It's a safe forecast that it won't happen. It's also safe to say that there will be angry calls for reform, demands that the board of directors be transparent with CEO compensation and that consultants design improved benchmarks for judging pay for performance. This has been the mantra since the earlier debacles of Enron and Worldcom. We all know that not much has changed.

Entrepreneurs Take Real Risks

Yet it seems there's an easy solution, modeled after the seeming antithesis of the well-protected CEO: the American entrepreneur. Think about it. When was the last time you heard someone complain about an entrepreneur making too much money? We applaud their achievement. The reason is that we are all aware that the entrepreneur took a real risk. The odds of success are slim, too, since far more entrepreneurs fail than succeed. The entrepreneur takes a genuine risk with no guaranteed reward. CEOs get a guaranteed reward whether they succeed or not. It's the better balance between risk and reward that we admire.

About a decade ago, I had a conversation with a radio entrepreneur. He was middle-aged, and he wondered how to go about rebuilding his retirement savings. It turned out that he and his wife had an idea called satellite radio. They believed in their product. They drained their retirement savings and borrowed against their home. But the idea didn't take off when they took their gamble. Perhaps they were too early, maybe their pockets weren't deep enough for the business. Anyway, the business failed. They managed to save the home, but their retirement savings were gone.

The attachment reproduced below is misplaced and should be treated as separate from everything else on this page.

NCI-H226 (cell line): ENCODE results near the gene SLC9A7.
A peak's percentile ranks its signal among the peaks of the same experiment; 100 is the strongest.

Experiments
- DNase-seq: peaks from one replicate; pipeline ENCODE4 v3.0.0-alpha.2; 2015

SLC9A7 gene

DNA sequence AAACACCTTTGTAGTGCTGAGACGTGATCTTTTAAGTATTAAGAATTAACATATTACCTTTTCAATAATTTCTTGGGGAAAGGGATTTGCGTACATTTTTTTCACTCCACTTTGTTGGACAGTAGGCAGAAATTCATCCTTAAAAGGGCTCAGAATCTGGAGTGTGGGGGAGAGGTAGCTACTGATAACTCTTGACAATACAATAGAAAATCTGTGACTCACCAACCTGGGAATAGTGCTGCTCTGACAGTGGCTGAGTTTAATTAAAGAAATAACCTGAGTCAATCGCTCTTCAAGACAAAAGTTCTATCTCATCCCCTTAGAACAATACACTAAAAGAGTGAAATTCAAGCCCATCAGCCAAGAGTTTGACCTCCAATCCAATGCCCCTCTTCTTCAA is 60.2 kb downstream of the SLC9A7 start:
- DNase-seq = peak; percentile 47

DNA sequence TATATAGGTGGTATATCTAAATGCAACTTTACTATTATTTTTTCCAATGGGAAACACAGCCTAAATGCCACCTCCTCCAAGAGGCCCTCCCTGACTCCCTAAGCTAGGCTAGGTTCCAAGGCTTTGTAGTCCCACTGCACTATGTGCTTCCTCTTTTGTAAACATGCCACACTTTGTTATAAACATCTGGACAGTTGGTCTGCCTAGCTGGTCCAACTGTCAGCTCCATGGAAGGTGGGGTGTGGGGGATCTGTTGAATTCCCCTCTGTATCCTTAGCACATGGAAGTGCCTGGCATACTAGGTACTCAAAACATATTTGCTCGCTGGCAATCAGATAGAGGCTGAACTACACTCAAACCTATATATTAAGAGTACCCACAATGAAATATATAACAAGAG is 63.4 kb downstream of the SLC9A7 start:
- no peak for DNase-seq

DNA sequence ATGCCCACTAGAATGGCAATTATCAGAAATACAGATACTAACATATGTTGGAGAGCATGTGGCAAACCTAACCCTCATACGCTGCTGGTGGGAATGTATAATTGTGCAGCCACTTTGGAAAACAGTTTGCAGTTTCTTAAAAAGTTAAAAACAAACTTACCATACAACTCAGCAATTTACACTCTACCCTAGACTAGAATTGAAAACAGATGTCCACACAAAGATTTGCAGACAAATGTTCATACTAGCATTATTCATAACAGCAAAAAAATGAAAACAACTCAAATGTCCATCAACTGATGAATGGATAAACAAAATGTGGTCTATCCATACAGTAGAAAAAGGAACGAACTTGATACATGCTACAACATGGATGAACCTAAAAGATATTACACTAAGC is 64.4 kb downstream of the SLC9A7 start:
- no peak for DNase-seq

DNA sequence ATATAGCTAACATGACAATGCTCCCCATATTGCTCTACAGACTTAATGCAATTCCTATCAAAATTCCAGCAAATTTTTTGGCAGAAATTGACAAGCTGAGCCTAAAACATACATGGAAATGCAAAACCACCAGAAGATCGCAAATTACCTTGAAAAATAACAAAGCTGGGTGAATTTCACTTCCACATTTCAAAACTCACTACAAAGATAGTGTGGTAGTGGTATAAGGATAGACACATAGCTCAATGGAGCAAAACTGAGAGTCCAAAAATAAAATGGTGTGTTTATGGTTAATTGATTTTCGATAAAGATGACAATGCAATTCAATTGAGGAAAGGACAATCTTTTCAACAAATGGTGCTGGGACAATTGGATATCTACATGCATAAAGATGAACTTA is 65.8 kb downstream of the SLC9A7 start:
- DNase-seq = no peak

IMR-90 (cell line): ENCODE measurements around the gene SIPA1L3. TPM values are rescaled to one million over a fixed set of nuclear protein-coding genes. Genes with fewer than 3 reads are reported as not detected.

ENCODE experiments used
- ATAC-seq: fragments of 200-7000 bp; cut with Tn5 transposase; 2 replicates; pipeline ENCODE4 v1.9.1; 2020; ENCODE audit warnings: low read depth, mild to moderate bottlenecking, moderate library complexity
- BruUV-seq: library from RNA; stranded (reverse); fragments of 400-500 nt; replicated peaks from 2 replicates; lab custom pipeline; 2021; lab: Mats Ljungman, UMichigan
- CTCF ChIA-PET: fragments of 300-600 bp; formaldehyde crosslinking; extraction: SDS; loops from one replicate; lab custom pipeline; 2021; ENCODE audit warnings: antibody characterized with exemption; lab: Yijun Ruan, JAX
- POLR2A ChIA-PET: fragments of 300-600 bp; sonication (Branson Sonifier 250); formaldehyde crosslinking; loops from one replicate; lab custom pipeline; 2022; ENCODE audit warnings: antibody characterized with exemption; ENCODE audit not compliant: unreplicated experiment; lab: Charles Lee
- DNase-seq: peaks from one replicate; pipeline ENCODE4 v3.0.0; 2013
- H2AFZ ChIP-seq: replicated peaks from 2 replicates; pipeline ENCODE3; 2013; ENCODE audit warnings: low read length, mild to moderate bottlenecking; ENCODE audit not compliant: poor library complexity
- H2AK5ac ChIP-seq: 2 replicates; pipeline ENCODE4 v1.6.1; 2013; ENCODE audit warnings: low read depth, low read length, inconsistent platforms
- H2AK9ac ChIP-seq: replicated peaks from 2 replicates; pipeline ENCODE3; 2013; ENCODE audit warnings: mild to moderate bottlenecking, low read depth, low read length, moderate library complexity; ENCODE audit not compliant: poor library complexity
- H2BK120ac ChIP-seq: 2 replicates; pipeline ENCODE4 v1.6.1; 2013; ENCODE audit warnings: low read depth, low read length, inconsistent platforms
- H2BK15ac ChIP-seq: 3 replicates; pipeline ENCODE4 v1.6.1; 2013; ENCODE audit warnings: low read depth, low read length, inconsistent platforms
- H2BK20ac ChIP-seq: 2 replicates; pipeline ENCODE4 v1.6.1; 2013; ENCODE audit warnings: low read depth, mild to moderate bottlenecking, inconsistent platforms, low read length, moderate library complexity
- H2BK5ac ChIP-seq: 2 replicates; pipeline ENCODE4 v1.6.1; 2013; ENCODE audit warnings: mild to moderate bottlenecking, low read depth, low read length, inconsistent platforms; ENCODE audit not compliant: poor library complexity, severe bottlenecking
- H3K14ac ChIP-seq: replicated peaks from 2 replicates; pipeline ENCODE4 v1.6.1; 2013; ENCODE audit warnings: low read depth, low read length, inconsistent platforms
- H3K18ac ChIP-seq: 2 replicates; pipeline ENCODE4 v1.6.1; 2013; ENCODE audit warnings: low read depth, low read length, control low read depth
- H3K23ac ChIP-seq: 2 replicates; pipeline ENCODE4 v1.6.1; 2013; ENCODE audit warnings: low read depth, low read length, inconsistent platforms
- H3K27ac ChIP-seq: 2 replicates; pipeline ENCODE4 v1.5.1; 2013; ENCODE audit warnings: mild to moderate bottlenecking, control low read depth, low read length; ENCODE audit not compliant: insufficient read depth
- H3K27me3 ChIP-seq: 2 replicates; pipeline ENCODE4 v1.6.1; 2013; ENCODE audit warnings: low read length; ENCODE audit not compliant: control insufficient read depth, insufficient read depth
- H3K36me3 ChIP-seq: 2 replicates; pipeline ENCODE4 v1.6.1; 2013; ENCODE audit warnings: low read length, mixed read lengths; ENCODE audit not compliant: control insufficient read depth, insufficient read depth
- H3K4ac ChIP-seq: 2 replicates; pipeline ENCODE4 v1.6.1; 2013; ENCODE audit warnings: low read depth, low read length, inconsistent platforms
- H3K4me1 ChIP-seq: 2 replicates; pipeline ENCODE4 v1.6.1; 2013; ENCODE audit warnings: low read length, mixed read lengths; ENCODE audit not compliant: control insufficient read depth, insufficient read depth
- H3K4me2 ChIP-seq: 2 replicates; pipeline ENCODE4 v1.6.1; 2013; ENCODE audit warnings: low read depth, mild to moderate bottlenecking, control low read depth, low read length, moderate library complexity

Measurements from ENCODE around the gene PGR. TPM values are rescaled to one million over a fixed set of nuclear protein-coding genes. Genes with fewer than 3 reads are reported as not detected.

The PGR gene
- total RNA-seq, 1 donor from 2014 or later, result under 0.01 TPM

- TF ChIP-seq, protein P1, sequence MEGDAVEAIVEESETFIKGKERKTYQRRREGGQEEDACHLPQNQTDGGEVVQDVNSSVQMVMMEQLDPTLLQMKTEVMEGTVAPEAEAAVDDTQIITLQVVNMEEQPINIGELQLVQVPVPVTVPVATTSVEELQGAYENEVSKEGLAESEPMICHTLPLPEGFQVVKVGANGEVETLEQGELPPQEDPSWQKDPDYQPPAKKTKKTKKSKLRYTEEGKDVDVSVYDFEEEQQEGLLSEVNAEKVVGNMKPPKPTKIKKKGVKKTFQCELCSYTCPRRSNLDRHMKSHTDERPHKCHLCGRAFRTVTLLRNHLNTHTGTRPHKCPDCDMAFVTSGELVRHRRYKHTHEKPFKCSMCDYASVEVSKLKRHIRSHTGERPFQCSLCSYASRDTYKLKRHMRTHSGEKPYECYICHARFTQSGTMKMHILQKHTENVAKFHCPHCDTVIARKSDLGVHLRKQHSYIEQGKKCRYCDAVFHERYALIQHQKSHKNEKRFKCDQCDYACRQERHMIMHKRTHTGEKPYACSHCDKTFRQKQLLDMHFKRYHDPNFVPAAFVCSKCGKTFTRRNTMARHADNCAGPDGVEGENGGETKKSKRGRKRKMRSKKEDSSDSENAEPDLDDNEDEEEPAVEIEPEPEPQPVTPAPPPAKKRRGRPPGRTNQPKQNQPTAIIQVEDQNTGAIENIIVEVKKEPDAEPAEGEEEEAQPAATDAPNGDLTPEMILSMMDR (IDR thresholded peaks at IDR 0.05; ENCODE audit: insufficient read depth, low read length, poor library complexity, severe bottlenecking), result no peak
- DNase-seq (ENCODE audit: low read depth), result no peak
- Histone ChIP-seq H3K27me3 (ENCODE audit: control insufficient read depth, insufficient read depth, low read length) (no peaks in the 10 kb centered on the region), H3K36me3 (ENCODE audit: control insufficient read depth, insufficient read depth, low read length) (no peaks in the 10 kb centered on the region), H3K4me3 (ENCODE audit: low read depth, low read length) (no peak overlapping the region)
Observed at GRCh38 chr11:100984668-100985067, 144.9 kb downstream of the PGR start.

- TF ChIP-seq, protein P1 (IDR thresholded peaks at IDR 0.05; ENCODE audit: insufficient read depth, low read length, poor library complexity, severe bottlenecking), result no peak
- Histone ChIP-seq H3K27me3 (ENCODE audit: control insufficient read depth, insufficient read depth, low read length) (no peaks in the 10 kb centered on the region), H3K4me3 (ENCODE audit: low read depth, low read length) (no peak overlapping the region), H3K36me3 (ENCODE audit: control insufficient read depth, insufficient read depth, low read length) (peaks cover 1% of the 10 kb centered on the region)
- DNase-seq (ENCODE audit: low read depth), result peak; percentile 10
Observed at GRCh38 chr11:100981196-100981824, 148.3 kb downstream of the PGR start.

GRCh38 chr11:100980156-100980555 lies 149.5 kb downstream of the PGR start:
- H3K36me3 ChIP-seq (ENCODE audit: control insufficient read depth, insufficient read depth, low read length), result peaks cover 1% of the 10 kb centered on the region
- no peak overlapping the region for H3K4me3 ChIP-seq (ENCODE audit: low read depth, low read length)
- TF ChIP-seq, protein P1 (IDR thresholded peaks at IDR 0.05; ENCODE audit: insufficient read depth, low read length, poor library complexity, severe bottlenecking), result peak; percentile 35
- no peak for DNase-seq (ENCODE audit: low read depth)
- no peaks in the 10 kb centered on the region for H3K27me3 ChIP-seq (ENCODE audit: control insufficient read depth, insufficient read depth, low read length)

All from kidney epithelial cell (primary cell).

How different were they from John Mackey, a college dropout, and his partner when they opened a natural foods store in Austin, Tex., in 1978? To save money they even moved into their store, bathing with a hose attached to the dishwasher. Two years later, after merging with another natural foods store they opened Whole Foods (WFMI). It's now a company with $8 billion in annual revenues.

Top Brass Unfamiliar with the Downside

So, here's the deal: Let's make CEOs no different from any other employee in most areas. They should face the same risks as everyone else in the organization. They get the compensation package, including health care and pension plan, as everyone else. If the senior management gets the ax, they can do a rollover IRA with their pension and purchase Cobra for health insurance coverage like everyone else. They'll be better paid than anyone else, but the bulk of their pay will go into stock—and not into stock options that can be backdated. They can start selling stock over a 10-year period after they retire or move on (much like an old partnership structure).

Of course, for the top brass there may be an unaccustomed downside to failure. If the stock tanks like Citigroup, AIG, and other blue-chip penny stocks, they're poorer. Of course, the details of a plan like this should be fleshed out by much smarter people than me.

Here's the rub: If corporate directors don't bring the CEO risk-to-reward ratio in line with other employees and the American entrepreneur, the danger is that Congress will do it for them. That would be a huge mistake. But at that point the big brains that inhabit America's boardrooms will have no one to blame but themselves.

Farrell is contributing economics editor for BusinessWeek. You can also hear him on American Public Media's nationally syndicated finance program, Marketplace Money, as well as on public radio's business program Marketplace. His Sound Money column appears on BusinessWeek.com.

Chris_farrell
Farrell is contributing economics editor for Bloomberg Businessweek. You can also hear him on American Public Media's nationally syndicated finance program, Marketplace Money, as well as on public radio's business program Marketplace.